Using Physical Movement to Increase Student Engagement and Learning

Research shows that movement improves concentration, relieves stress, and increases retention. Any opportunity for students to move during class, from a ten minute standing break to a kinesthetic learning activity can positively impact student learning.
by LSA Learning & Teaching Technology Consultants

Research shows that movement improves concentration, relieves stress, and increases retention. Though most of the research on the positive correlation between increased physical movement and learning gains has been within younger populations of learners, more recent studies show that increasing the physical activity of college-age students results in positive academic outcomes as well. Giving any opportunity for students to move during class, from a ten minute standing coffee break to a kinesthetic learning activity can positively impact student learning. 

Some low-lift activities you can start using today are movement breaks, also known as brain breaks. Many students, during emergency remote teaching, reported appreciation for instructors who adopted pre-planned instructional breaks to mitigate the exhaustive effects of Zoom fatigue. But the benefits of a mental and physical break are not exclusive to a virtual environment. Classes that have transitioned back to in person would similarly benefit from opportunities for physical activity, or movement breaks. Movement breaks increase students’ capacity to retain and learn information. They also boost students’ desire to learn, lessen boredom, and increase attentiveness and on task behavior. Movement breaks can range from giving students an extended amount of time to return to their seat after a group discussion or team activity to asking students to jog or jump in place for a minute. When planning for a movement break, first arrange your lesson in chunked segments, remembering that the average student has an attention span of 10-15 minutes before attention drops and needs to be renewed. If you have a longer instructional chunk or an extended group practice activity that might drain students, definitely schedule a movement break to follow.

Physical movement can also be used to help students process content. One example of a movement activity is four corners. You can set up this activity in a variety of ways.  For example, you can place papers describing four different scenarios in the four corners of the classroom. Then divide the class into four groups of students, requiring that each group move through all four corners. This activity requires students to actively engage with content in groups while physically moving around the room. Not only does the movement give students a mental reset that serves to refocus them on the content presented, standing allows students to easily collaborate with different students in their group. Another way to organize the same activity is to place questions in the four corners of the room. Students can self select the question they would most like to discuss and answer. Or, you can put answer choices in each corner of the room and pose the same question to the class at large. In this format, students must stand in the corner of the room containing the answer choice that best answers the question posed. Of course, this works best when the question asked is one that is open ended or laden with misconceptions in order to foster lively discussion and diverse explanations. Complex scenarios are great for this activity. There are many other movement activities that allow students to process content including student whiteboards, mingle, gallery walks, stand and be counted, and student scale.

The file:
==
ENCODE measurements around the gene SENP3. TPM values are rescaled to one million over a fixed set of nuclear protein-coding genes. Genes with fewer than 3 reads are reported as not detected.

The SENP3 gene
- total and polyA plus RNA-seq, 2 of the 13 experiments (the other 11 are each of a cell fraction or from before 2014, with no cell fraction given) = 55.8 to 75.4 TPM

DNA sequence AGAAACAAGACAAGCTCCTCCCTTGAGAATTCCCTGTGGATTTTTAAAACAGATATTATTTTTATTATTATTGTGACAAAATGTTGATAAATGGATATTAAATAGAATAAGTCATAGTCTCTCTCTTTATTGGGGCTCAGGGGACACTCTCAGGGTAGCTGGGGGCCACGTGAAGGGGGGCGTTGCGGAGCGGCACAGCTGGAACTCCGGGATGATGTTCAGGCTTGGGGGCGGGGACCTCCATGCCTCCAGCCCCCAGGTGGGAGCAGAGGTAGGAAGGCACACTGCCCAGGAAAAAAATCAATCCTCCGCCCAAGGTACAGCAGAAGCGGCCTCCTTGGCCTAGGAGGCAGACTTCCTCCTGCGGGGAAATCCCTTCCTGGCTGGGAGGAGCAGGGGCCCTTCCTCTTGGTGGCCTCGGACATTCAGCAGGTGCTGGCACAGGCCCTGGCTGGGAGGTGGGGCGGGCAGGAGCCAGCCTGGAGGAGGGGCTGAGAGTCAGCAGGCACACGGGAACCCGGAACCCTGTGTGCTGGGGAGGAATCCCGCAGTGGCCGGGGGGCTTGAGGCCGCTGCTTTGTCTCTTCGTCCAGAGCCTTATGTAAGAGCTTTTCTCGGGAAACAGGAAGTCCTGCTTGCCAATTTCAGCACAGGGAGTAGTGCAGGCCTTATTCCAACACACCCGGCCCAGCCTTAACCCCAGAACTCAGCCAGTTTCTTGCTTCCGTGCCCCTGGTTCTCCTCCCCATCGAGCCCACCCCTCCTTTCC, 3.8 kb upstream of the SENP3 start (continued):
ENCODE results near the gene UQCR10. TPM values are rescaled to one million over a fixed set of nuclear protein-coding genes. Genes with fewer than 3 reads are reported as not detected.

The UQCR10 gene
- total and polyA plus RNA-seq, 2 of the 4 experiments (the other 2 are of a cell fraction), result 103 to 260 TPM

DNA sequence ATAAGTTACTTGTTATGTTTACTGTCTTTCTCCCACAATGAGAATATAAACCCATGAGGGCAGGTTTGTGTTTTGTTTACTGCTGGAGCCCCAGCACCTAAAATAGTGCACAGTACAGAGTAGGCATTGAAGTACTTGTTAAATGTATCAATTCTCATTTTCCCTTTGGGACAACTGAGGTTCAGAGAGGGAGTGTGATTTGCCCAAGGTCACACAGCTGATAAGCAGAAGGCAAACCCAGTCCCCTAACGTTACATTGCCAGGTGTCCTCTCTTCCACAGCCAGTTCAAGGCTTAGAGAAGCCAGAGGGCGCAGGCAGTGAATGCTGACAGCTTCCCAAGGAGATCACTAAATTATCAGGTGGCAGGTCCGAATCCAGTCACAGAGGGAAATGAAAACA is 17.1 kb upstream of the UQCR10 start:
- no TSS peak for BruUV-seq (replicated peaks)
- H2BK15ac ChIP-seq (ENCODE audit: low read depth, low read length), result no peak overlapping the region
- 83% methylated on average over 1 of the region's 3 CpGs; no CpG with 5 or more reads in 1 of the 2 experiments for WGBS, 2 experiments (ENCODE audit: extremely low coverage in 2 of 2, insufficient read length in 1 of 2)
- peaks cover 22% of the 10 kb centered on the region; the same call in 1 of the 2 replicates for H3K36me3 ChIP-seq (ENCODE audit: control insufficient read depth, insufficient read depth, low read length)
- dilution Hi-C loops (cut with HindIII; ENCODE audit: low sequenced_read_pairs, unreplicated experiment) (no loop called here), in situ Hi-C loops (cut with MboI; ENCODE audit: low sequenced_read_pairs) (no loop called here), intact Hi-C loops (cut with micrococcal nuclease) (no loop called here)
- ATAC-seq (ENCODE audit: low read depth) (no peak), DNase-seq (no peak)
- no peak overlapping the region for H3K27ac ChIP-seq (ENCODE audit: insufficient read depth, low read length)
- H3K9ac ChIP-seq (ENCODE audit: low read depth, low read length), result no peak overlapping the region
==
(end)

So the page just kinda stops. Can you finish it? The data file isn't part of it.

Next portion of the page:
Finally, a more advanced use of movement in the classroom is using one’s own body to process new concepts and skills, an approach known as embodied learning. One such activity, called statues, is used to assess students' understanding of new concepts. For example, after reading a poem, an instructor might ask students to assume a physical pose embodying the tone of the poem. To provide scaffolds for students hesitant to participate in such a physical way, the instructor can give options, like using a facial expression to show the tone of the poem. Poseable dolls could provide an option for students with physical disabilities or social anxiety to embody learning without using their own body. Other examples of embodied learning are acting out the use of a learned skill during a role play exercise and participating in a hands-on experiment, building project, or simulation. Many upper-level classes incorporate such things already, to good effect.

Though the majority of college-age students reported positive reactions to movement breaks, some students had a negative reaction, stating they failed to see the “point” of participating in physical activities during class. To get student buy-in, it helps to present an informed rationale for including movement in the classroom. It could even be presented as an experimental observation of the effects. Regardless of what level of movement you choose to incorporate into your class, if the following indicators are present, you can be confident that movement is serving learning.

  • Students actively engage in the strategies
  • Students’ energy levels appear to increase
  • Students can explain how the physical movement keeps their interest and helps them learn.

(Marzano, 2017) 

For a deeper understanding of the scientific evidence linking increased physical activity to optimum brain function, consider reading Brain Rules. If you would like assistance with incorporating physical movement into your course, please feel free to reach out to or request a consultation here.



Release Date: 12/02/2021
Category: Learning & Teaching Consulting; Teaching Tips
Tags: Technology Services
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